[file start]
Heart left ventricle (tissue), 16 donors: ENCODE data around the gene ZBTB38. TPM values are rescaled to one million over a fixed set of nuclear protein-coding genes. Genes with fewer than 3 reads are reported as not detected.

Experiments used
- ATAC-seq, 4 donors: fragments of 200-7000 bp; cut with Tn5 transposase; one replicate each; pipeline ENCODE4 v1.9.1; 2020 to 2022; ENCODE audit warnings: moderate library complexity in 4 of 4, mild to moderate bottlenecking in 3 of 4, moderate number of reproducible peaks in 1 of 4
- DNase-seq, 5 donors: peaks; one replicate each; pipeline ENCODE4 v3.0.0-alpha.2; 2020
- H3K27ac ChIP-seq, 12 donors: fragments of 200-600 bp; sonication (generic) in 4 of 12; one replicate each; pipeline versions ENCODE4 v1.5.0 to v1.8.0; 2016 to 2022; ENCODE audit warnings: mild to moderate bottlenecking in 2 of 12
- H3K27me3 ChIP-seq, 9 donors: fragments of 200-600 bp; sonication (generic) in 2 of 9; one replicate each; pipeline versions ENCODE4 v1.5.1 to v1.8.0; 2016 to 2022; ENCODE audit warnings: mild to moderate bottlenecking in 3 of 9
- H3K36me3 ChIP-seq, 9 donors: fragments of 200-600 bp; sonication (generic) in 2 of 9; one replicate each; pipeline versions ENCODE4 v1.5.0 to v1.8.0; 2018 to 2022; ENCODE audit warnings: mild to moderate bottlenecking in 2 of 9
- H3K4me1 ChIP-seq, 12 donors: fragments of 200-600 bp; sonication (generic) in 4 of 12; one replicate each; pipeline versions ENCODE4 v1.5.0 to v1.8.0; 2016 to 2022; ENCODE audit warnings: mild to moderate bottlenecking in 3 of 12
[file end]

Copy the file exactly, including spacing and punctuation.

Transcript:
Heart left ventricle (tissue), 16 donors: ENCODE data around the gene ZBTB38. TPM values are rescaled to one million over a fixed set of nuclear protein-coding genes. Genes with fewer than 3 reads are reported as not detected.

Experiments used
- ATAC-seq, 4 donors: fragments of 200-7000 bp; cut with Tn5 transposase; one replicate each; pipeline ENCODE4 v1.9.1; 2020 to 2022; ENCODE audit warnings: moderate library complexity in 4 of 4, mild to moderate bottlenecking in 3 of 4, moderate number of reproducible peaks in 1 of 4
- DNase-seq, 5 donors: peaks; one replicate each; pipeline ENCODE4 v3.0.0-alpha.2; 2020
- H3K27ac ChIP-seq, 12 donors: fragments of 200-600 bp; sonication (generic) in 4 of 12; one replicate each; pipeline versions ENCODE4 v1.5.0 to v1.8.0; 2016 to 2022; ENCODE audit warnings: mild to moderate bottlenecking in 2 of 12
- H3K27me3 ChIP-seq, 9 donors: fragments of 200-600 bp; sonication (generic) in 2 of 9; one replicate each; pipeline versions ENCODE4 v1.5.1 to v1.8.0; 2016 to 2022; ENCODE audit warnings: mild to moderate bottlenecking in 3 of 9
- H3K36me3 ChIP-seq, 9 donors: fragments of 200-600 bp; sonication (generic) in 2 of 9; one replicate each; pipeline versions ENCODE4 v1.5.0 to v1.8.0; 2018 to 2022; ENCODE audit warnings: mild to moderate bottlenecking in 2 of 9
- H3K4me1 ChIP-seq, 12 donors: fragments of 200-600 bp; sonication (generic) in 4 of 12; one replicate each; pipeline versions ENCODE4 v1.5.0 to v1.8.0; 2016 to 2022; ENCODE audit warnings: mild to moderate bottlenecking in 3 of 12